A Carfax report does not include information about severe accidents or salvage titles. An AutoCheck report can also provide this type of information. AutoCheck's unique scoring system is another unique aspect. AutoCheck assigns each vehicle a score based on the information from its vehicle history report. AutoCheck scores are not just numbers. Each vehicle is assigned an AutoCheck score along with a range of recommended options.

For instance, if you’re looking to buy a Chevy Corvette, then you could get AutoCheck reports on a handful of Corvette models you were looking at. Maybe all scores in the upper 80s and that makes you feel great. The highest score is 89, and 85 is the lowest. It sounds good. AutoCheck will also give you the range of recommended scores for each model. So, in the case of whatever kind of Corvette you’re looking at, they may recommend that you only favor cars with a score of 90 or more. Your 80-something score suddenly has new meaning.

Pricing is another key advantage of AutoCheck reports. Already, we've shown how much more AutoCheck report you can obtain for the cost of Carfax. You can compare multiple vehicles quickly and easily.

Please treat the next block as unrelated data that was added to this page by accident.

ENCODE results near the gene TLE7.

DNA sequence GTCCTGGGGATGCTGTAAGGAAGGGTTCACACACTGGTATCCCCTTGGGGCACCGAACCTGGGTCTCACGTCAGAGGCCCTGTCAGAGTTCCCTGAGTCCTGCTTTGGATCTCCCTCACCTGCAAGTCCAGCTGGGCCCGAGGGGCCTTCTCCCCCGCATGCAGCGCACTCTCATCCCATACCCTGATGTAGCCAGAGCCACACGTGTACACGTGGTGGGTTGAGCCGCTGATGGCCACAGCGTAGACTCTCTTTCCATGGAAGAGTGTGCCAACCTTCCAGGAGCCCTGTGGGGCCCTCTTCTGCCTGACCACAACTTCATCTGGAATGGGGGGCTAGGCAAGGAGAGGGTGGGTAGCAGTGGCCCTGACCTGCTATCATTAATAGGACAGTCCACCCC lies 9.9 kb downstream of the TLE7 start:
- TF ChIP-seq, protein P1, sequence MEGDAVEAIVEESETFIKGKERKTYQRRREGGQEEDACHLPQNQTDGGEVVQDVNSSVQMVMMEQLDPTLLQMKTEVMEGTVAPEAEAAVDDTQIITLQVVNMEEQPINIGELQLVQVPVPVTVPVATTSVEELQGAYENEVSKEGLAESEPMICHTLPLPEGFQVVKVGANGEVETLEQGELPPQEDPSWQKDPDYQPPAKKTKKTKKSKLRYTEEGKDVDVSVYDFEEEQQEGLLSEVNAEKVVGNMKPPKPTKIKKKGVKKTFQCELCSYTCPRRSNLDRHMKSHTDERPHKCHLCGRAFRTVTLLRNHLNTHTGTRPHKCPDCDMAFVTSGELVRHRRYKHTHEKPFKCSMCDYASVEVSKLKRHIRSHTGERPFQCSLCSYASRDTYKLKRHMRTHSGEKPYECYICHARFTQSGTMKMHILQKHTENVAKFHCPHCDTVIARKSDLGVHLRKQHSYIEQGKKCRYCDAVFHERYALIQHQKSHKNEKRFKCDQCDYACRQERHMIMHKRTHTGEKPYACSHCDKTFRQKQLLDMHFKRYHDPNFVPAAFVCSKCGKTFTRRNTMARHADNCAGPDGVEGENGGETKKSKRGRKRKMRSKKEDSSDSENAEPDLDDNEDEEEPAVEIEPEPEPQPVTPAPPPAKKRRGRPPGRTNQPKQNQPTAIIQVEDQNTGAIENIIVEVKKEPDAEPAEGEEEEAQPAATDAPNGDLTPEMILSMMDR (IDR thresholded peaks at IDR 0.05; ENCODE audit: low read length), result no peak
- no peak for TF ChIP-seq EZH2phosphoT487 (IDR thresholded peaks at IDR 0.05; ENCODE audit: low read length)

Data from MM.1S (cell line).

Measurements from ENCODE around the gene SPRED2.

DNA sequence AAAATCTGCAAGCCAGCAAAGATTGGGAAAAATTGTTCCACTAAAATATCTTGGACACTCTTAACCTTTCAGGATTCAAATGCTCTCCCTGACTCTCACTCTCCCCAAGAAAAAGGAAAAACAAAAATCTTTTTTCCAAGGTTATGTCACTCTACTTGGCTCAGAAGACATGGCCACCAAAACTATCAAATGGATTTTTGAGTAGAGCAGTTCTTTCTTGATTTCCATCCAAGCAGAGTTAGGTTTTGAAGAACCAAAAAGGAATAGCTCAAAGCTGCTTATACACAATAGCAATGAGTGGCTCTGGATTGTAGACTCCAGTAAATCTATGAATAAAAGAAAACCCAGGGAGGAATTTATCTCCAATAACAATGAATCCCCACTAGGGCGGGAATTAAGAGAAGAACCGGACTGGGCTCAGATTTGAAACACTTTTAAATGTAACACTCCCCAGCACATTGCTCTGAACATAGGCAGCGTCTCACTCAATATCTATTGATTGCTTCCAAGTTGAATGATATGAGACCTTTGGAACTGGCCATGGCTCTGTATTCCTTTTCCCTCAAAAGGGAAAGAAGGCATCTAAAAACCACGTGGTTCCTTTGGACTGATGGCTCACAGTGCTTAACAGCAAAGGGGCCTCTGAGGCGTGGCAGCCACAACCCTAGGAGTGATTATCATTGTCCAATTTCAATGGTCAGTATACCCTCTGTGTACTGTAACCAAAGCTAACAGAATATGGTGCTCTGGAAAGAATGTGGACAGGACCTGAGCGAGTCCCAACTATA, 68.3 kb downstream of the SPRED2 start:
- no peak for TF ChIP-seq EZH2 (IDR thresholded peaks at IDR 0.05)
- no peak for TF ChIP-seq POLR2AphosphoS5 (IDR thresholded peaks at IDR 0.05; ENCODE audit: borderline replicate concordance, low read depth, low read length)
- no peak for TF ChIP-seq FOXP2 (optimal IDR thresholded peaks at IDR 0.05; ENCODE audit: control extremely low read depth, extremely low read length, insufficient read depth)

AutoCheck Pricing

AutoCheck can be significantly less expensive than Carfax when you buy multiple reports. If you’re a very picky buyer and it turns out that you have your eye on 300 different cars, then AutoCheck – is the car history report supplier for you.

  • A single report costs $24.99
  • $259.99 for 25 Reports
  • $999.99 300 Reports

Go to the website

AutoCheck's Weaknesses

Maintenance is the first thing that needs to be mentioned. Despite the great price point, there is a significant omission from the AutoCheck report, and that is the vehicle’s maintenance and repair history. In reality, the AutoCheck report is more of a “broad strokes” kind of report that doesn’t give you anything like the same detail on mechanics that the Carfax report can give you.

While the score system is extremely useful, buyers could benefit greatly from additional details in a Carfax Report.

Go to the website

What exactly is a Vehicle History Report (VHR)?